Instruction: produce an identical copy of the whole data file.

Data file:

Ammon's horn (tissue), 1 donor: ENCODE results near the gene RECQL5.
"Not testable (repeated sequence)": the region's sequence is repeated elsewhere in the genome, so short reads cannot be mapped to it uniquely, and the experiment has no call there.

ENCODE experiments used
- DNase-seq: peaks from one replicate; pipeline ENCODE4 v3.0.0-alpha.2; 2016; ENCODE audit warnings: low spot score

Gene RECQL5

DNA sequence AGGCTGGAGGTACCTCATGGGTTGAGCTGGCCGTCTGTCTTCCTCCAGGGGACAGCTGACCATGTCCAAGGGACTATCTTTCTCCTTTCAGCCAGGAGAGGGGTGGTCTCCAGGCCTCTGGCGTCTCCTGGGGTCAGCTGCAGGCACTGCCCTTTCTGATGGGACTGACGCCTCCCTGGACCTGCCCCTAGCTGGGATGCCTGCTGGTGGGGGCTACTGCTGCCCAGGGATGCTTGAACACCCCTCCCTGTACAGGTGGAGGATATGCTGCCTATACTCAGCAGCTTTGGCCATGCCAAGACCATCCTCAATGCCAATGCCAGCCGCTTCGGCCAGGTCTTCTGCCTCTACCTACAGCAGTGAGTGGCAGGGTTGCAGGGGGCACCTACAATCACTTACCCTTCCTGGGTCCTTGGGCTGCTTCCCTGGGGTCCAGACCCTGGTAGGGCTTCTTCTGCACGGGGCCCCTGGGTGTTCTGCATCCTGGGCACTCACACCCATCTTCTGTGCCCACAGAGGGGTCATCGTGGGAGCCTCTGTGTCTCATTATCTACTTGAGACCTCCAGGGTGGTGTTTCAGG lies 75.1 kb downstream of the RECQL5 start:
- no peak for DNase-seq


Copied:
Ammon's horn (tissue), 1 donor: ENCODE results near the gene RECQL5.
"Not testable (repeated sequence)": the region's sequence is repeated elsewhere in the genome, so short reads cannot be mapped to it uniquely, and the experiment has no call there.

ENCODE experiments used
- DNase-seq: peaks from one replicate; pipeline ENCODE4 v3.0.0-alpha.2; 2016; ENCODE audit warnings: low spot score

Gene RECQL5

DNA sequence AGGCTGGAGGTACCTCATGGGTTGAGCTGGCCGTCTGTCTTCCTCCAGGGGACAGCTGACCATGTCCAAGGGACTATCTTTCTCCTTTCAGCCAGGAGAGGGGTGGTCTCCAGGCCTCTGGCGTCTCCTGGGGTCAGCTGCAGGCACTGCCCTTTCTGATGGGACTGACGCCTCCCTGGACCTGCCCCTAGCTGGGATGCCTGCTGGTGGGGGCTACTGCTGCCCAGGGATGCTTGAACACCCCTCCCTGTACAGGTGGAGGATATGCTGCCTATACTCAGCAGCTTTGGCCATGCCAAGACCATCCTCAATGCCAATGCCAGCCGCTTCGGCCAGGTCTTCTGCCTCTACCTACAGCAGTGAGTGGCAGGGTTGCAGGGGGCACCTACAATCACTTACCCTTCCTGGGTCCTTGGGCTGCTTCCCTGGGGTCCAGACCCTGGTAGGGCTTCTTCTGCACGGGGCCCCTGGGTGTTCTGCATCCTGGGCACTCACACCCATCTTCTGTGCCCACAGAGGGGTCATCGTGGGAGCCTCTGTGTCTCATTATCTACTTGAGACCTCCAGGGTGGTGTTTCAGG lies 75.1 kb downstream of the RECQL5 start:
- no peak for DNase-seq